According to a story in the Brisbane Courier-Mail, this seeminlgy out-of-hand decision has gotten Netball Queensland into a little hot water with the country's citrus growers, which affects 82 different netball associations around the Australian province. The
Never mind the players could get the oranges at home.
"Most of our associations have banned oranges at half-time or are discouraging coaches from offering oranges," an unidentified Netball Queensland spokeswoman told the Courier-Mail.
But the Queensland Citrus Growers is up in arms. They were about to launch a campaign that promoted fruit at sporting events until Netball Queensland gave them a lemon. Now the QCG can't even make lemonade.
"I'd like to see medical research and evidence to prove fruit is unhealthy, particularly fresh citrus," Chris Simpson, a QCG spokesman said. "Citrus and kids' sport had been synonymous for generations."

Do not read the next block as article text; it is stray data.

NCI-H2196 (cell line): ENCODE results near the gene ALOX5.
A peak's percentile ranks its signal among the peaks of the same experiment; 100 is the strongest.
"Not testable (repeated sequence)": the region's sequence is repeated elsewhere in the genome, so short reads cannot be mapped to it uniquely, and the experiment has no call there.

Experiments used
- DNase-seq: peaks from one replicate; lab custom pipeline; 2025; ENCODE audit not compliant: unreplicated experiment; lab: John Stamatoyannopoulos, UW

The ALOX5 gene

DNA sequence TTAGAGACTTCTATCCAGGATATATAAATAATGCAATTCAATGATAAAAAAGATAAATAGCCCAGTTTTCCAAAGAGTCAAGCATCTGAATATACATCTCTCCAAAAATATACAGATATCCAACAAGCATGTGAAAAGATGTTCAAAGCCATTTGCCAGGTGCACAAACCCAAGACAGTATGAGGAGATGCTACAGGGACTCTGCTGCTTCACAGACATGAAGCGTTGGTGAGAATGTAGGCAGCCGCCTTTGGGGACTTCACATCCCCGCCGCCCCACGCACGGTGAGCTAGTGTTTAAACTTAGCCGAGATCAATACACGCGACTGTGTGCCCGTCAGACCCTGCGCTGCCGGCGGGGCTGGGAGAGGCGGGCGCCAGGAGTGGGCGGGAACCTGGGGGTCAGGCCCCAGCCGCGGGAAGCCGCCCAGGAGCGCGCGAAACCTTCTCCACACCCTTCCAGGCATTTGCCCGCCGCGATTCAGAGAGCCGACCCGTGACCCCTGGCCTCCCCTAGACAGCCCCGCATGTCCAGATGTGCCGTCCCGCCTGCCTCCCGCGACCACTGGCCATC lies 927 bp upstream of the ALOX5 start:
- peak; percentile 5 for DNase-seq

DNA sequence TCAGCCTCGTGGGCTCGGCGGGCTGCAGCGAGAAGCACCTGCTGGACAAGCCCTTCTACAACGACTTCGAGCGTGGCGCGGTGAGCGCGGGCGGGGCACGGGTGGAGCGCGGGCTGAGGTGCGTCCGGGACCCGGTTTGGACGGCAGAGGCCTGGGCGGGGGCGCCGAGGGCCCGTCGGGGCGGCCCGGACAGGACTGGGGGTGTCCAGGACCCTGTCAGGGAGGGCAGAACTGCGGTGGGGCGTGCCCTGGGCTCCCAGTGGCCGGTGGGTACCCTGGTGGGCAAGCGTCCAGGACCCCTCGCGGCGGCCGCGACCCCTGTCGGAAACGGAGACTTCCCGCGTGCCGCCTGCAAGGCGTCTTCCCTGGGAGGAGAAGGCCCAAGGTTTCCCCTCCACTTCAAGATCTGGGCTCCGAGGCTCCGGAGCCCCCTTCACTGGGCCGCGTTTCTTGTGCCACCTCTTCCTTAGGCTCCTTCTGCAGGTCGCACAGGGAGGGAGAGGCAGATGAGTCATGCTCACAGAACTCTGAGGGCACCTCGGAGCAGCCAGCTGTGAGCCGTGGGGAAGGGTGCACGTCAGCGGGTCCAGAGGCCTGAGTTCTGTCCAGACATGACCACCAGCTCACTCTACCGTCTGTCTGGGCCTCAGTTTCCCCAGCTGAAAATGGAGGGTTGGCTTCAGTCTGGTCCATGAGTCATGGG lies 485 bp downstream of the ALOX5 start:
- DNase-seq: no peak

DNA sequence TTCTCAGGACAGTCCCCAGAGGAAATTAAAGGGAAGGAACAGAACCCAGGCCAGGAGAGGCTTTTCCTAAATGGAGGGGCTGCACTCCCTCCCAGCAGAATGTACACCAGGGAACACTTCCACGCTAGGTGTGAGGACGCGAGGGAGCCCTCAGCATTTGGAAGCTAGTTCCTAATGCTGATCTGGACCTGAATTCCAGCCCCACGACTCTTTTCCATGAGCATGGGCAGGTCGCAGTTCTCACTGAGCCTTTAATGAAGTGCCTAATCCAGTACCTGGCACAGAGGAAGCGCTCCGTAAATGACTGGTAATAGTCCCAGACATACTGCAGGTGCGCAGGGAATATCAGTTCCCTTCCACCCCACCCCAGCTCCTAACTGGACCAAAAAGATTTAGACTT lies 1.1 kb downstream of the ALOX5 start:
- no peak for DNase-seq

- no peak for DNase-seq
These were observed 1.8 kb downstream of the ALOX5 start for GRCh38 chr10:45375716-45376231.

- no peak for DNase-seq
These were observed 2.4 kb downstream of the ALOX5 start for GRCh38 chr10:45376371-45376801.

So Netball Queensland's dietitian Kerry Leech wagged her finger and said it was the acidity, not a lack of health benefits.
"When players come off the court at halftime, they're generally a bit dehydrated and the worst thing for teeth in that environment is acid, because it erodes the enamel," Leech said. "So we're encouraging fluids to re-hydrate at half-time rather than eating half an orange."
Fluids like dihydrous oxide, no doubt.
Looks like Leech has never heard of the perils of dihydrous oxide.
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